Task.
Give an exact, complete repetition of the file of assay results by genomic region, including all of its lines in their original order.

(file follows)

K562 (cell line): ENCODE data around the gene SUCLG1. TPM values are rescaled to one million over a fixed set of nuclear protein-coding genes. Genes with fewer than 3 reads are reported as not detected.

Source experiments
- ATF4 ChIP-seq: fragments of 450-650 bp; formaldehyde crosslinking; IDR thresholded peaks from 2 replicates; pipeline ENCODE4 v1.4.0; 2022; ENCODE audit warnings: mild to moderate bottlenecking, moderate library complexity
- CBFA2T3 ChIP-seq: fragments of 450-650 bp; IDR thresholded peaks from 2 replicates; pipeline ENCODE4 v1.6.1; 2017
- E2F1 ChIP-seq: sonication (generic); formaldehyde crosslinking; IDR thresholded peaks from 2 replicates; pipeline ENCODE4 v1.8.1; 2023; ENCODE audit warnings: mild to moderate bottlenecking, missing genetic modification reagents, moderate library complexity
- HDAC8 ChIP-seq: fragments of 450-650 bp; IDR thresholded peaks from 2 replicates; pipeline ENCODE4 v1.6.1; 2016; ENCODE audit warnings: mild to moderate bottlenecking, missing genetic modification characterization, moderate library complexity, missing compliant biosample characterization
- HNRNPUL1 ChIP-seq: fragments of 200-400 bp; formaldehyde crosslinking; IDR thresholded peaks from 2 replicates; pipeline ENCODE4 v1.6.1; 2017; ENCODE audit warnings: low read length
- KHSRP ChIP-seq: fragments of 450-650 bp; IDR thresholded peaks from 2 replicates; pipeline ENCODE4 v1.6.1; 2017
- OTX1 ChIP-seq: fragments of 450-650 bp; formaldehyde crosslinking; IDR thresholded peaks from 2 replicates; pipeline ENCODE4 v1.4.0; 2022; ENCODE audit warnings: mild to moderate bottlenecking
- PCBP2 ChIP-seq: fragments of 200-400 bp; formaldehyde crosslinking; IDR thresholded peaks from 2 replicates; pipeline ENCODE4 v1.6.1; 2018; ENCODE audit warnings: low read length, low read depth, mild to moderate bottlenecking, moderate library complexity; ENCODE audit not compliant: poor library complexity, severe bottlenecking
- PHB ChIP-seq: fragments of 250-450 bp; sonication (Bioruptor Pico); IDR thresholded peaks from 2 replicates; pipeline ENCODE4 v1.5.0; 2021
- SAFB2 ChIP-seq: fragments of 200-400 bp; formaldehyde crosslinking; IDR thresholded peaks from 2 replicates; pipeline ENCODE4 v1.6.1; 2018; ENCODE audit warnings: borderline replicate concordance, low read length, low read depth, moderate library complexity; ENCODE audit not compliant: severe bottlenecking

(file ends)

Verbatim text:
K562 (cell line): ENCODE data around the gene SUCLG1. TPM values are rescaled to one million over a fixed set of nuclear protein-coding genes. Genes with fewer than 3 reads are reported as not detected.

Source experiments
- ATF4 ChIP-seq: fragments of 450-650 bp; formaldehyde crosslinking; IDR thresholded peaks from 2 replicates; pipeline ENCODE4 v1.4.0; 2022; ENCODE audit warnings: mild to moderate bottlenecking, moderate library complexity
- CBFA2T3 ChIP-seq: fragments of 450-650 bp; IDR thresholded peaks from 2 replicates; pipeline ENCODE4 v1.6.1; 2017
- E2F1 ChIP-seq: sonication (generic); formaldehyde crosslinking; IDR thresholded peaks from 2 replicates; pipeline ENCODE4 v1.8.1; 2023; ENCODE audit warnings: mild to moderate bottlenecking, missing genetic modification reagents, moderate library complexity
- HDAC8 ChIP-seq: fragments of 450-650 bp; IDR thresholded peaks from 2 replicates; pipeline ENCODE4 v1.6.1; 2016; ENCODE audit warnings: mild to moderate bottlenecking, missing genetic modification characterization, moderate library complexity, missing compliant biosample characterization
- HNRNPUL1 ChIP-seq: fragments of 200-400 bp; formaldehyde crosslinking; IDR thresholded peaks from 2 replicates; pipeline ENCODE4 v1.6.1; 2017; ENCODE audit warnings: low read length
- KHSRP ChIP-seq: fragments of 450-650 bp; IDR thresholded peaks from 2 replicates; pipeline ENCODE4 v1.6.1; 2017
- OTX1 ChIP-seq: fragments of 450-650 bp; formaldehyde crosslinking; IDR thresholded peaks from 2 replicates; pipeline ENCODE4 v1.4.0; 2022; ENCODE audit warnings: mild to moderate bottlenecking
- PCBP2 ChIP-seq: fragments of 200-400 bp; formaldehyde crosslinking; IDR thresholded peaks from 2 replicates; pipeline ENCODE4 v1.6.1; 2018; ENCODE audit warnings: low read length, low read depth, mild to moderate bottlenecking, moderate library complexity; ENCODE audit not compliant: poor library complexity, severe bottlenecking
- PHB ChIP-seq: fragments of 250-450 bp; sonication (Bioruptor Pico); IDR thresholded peaks from 2 replicates; pipeline ENCODE4 v1.5.0; 2021
- SAFB2 ChIP-seq: fragments of 200-400 bp; formaldehyde crosslinking; IDR thresholded peaks from 2 replicates; pipeline ENCODE4 v1.6.1; 2018; ENCODE audit warnings: borderline replicate concordance, low read length, low read depth, moderate library complexity; ENCODE audit not compliant: severe bottlenecking